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If you feel the need for tips on developing a writing style, you probably don't look right to the Institute of Electrical and Electronics Engineers' journal Transactions on Professional Communications. You certainly don't open such a publication expecting such tips from novelist Kurt Vonnegut, a writer with a style of his own if ever there was one.
But in a 1980 issue, the author of Slaughterhouse-Five, Jailbird, and Cat's Cradledoes indeed appear with advice on "how to put your style and personality into everything you write." What's more, he does it in an ad, part of a series from the International Paper Company called "The Power of the Printed Word," ostensibly meant to address the need, now that "the printed word is more vital than ever," for "all of us to read better, write better, and communicate better."
This arguably holds much truer now, given the explosion of textual communication over the internet, than it did in 1980. And so which of Vonnegut's words of wisdom can still help us convey our words of wisdom? You can read the full PDF of this two-page piece of ad-ucation here, but some excerpted points follow:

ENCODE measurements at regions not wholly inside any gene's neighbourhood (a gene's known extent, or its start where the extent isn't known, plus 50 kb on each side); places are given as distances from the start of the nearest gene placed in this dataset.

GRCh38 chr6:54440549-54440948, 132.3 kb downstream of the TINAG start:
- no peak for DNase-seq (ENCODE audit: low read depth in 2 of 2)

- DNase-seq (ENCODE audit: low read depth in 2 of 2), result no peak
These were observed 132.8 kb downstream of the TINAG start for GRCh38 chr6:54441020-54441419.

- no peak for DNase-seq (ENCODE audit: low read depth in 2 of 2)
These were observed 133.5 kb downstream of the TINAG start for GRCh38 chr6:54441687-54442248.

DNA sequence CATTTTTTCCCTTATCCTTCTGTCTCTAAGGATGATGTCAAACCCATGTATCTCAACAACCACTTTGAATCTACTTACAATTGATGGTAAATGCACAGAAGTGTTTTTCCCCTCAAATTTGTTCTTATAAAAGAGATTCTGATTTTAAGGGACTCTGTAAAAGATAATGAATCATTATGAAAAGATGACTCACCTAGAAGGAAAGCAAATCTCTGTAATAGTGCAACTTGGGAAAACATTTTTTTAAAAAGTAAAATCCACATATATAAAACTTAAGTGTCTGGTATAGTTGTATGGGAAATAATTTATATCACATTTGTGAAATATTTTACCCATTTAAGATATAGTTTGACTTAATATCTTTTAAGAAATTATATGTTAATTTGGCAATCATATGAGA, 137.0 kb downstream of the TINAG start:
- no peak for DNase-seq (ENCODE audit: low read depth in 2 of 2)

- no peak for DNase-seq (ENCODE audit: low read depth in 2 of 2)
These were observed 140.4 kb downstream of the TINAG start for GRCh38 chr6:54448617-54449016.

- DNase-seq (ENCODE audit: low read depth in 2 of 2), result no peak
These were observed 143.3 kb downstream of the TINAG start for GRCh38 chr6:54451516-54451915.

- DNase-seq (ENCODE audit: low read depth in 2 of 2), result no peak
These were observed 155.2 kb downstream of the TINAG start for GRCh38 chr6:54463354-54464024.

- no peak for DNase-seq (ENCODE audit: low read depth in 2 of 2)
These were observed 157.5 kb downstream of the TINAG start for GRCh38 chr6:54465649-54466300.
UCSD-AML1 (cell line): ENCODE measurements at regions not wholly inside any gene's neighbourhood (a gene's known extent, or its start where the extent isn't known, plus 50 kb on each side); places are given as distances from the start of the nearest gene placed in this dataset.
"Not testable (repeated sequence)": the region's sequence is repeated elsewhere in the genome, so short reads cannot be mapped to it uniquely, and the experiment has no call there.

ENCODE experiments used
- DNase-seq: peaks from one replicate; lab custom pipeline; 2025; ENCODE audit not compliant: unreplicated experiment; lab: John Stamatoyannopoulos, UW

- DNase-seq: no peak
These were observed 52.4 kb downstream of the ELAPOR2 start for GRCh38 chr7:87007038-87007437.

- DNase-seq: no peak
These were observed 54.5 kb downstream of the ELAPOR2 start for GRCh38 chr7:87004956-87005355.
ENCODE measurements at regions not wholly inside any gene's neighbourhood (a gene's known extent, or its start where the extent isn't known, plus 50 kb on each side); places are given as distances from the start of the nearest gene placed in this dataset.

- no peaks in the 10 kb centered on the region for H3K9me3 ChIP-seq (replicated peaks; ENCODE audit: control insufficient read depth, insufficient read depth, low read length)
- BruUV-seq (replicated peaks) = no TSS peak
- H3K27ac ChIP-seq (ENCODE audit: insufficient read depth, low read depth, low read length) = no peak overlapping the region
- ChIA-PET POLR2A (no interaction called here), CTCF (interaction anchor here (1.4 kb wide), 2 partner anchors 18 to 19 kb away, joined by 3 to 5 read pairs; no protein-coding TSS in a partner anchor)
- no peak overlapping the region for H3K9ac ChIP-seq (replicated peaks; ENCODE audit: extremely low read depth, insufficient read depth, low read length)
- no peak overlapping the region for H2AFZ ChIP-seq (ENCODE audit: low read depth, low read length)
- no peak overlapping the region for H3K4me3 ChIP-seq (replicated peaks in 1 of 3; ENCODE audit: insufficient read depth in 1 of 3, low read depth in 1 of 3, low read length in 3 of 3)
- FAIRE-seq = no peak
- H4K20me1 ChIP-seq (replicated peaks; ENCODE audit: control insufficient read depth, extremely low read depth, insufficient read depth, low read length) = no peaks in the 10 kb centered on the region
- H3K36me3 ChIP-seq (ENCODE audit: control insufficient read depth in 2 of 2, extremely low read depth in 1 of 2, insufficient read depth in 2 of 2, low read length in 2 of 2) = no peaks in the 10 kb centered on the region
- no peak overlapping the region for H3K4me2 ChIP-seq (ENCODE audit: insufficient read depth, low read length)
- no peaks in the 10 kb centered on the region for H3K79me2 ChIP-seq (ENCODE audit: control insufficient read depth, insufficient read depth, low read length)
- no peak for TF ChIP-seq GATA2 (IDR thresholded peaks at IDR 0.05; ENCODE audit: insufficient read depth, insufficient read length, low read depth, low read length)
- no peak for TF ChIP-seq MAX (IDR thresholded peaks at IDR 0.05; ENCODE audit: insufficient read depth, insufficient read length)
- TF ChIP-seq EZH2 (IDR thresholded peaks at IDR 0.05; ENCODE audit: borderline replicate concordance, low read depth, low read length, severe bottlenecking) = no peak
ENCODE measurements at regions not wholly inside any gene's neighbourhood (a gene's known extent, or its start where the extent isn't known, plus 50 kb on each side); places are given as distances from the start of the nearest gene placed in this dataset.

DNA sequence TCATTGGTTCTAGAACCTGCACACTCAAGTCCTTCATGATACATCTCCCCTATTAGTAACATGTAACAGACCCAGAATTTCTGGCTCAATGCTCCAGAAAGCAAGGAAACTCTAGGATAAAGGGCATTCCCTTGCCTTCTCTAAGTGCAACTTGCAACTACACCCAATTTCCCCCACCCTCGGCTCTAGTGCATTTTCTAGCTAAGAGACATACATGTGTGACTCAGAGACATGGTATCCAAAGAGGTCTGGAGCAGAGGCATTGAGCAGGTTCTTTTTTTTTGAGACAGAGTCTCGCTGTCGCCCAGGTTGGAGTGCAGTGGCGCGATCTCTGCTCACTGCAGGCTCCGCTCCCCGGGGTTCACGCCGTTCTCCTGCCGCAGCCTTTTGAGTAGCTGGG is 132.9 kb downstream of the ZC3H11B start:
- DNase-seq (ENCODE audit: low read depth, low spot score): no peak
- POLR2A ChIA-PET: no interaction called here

- Find a subject you care about. "Find a subject you care about and which you in your heart feel others should care about. It is this genuine caring, and not your games with language, which will be the most compelling and seductive element in your style. I am not urging you to write a novel, by the way — although I would not be sorry if you wrote one, provided you genuinely cared about something. A petition to the mayor about a pothole in front of your house or a love letter to the girl next door will do."